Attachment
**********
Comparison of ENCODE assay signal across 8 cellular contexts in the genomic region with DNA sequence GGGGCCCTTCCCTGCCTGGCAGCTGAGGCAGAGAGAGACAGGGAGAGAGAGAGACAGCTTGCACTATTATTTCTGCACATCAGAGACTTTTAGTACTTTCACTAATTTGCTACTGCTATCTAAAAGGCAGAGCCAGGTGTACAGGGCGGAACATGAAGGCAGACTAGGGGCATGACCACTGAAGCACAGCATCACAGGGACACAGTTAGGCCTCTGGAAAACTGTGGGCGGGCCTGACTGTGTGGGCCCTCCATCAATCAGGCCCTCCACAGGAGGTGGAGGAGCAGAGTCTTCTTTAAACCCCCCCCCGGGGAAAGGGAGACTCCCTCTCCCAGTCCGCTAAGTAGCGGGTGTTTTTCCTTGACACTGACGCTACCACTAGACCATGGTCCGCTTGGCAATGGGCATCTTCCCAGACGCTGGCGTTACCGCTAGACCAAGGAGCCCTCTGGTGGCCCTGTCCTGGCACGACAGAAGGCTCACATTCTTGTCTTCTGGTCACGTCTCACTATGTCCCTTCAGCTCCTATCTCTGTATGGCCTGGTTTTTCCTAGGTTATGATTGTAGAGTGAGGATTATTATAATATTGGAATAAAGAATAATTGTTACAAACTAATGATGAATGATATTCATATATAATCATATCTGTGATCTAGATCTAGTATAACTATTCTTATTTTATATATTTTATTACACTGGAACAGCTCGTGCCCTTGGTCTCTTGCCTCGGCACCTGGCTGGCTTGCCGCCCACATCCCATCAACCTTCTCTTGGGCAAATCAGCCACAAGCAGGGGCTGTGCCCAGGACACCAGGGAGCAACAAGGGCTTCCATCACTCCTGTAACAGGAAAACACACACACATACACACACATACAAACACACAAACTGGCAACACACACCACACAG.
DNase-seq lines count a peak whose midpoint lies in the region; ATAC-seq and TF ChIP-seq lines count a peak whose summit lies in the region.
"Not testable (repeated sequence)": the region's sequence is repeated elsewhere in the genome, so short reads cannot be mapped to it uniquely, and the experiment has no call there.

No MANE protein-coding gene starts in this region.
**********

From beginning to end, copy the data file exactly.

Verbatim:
Comparison of ENCODE assay signal across 8 cellular contexts in the genomic region with DNA sequence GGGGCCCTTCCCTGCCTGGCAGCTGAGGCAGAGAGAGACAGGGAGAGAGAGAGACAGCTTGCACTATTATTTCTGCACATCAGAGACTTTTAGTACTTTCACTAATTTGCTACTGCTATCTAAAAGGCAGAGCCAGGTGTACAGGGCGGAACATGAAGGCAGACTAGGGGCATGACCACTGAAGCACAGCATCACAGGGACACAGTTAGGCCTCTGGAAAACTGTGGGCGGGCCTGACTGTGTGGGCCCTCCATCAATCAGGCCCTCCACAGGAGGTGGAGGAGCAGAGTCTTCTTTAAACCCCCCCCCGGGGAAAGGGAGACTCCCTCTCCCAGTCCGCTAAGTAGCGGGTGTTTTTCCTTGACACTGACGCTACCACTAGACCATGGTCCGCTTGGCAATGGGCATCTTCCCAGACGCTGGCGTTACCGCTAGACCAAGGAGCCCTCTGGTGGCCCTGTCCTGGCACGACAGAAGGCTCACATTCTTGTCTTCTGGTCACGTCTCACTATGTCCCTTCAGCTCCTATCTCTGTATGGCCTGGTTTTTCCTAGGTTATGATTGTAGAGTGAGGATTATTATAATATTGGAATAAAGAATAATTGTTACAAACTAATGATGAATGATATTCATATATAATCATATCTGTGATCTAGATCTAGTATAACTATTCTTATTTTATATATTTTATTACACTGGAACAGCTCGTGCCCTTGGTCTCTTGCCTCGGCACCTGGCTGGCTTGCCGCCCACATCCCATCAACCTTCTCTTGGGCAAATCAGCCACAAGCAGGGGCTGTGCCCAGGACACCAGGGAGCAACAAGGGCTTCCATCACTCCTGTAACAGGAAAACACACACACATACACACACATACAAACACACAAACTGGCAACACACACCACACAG.
DNase-seq lines count a peak whose midpoint lies in the region; ATAC-seq and TF ChIP-seq lines count a peak whose summit lies in the region.
"Not testable (repeated sequence)": the region's sequence is repeated elsewhere in the genome, so short reads cannot be mapped to it uniquely, and the experiment has no call there.

No MANE protein-coding gene starts in this region.